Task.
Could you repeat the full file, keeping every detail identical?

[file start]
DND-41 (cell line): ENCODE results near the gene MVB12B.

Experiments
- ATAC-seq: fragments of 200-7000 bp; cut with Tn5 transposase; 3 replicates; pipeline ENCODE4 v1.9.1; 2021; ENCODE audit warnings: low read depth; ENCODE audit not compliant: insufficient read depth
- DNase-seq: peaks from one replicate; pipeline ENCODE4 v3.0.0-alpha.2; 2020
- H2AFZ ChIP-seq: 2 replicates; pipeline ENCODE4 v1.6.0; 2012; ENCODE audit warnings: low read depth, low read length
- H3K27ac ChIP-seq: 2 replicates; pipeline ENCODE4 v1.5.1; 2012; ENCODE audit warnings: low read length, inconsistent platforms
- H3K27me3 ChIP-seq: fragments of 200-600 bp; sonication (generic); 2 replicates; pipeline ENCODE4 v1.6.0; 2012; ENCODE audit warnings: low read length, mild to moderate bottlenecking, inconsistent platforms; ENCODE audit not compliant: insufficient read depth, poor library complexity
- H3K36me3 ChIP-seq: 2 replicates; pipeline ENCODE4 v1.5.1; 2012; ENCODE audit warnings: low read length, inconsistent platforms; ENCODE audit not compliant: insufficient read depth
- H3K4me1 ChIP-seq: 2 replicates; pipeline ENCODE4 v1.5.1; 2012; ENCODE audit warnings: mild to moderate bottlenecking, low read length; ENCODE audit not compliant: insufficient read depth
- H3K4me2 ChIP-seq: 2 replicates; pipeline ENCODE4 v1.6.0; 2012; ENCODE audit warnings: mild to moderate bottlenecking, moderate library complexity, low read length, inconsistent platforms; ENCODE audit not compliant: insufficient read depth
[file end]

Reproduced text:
DND-41 (cell line): ENCODE results near the gene MVB12B.

Experiments
- ATAC-seq: fragments of 200-7000 bp; cut with Tn5 transposase; 3 replicates; pipeline ENCODE4 v1.9.1; 2021; ENCODE audit warnings: low read depth; ENCODE audit not compliant: insufficient read depth
- DNase-seq: peaks from one replicate; pipeline ENCODE4 v3.0.0-alpha.2; 2020
- H2AFZ ChIP-seq: 2 replicates; pipeline ENCODE4 v1.6.0; 2012; ENCODE audit warnings: low read depth, low read length
- H3K27ac ChIP-seq: 2 replicates; pipeline ENCODE4 v1.5.1; 2012; ENCODE audit warnings: low read length, inconsistent platforms
- H3K27me3 ChIP-seq: fragments of 200-600 bp; sonication (generic); 2 replicates; pipeline ENCODE4 v1.6.0; 2012; ENCODE audit warnings: low read length, mild to moderate bottlenecking, inconsistent platforms; ENCODE audit not compliant: insufficient read depth, poor library complexity
- H3K36me3 ChIP-seq: 2 replicates; pipeline ENCODE4 v1.5.1; 2012; ENCODE audit warnings: low read length, inconsistent platforms; ENCODE audit not compliant: insufficient read depth
- H3K4me1 ChIP-seq: 2 replicates; pipeline ENCODE4 v1.5.1; 2012; ENCODE audit warnings: mild to moderate bottlenecking, low read length; ENCODE audit not compliant: insufficient read depth
- H3K4me2 ChIP-seq: 2 replicates; pipeline ENCODE4 v1.6.0; 2012; ENCODE audit warnings: mild to moderate bottlenecking, moderate library complexity, low read length, inconsistent platforms; ENCODE audit not compliant: insufficient read depth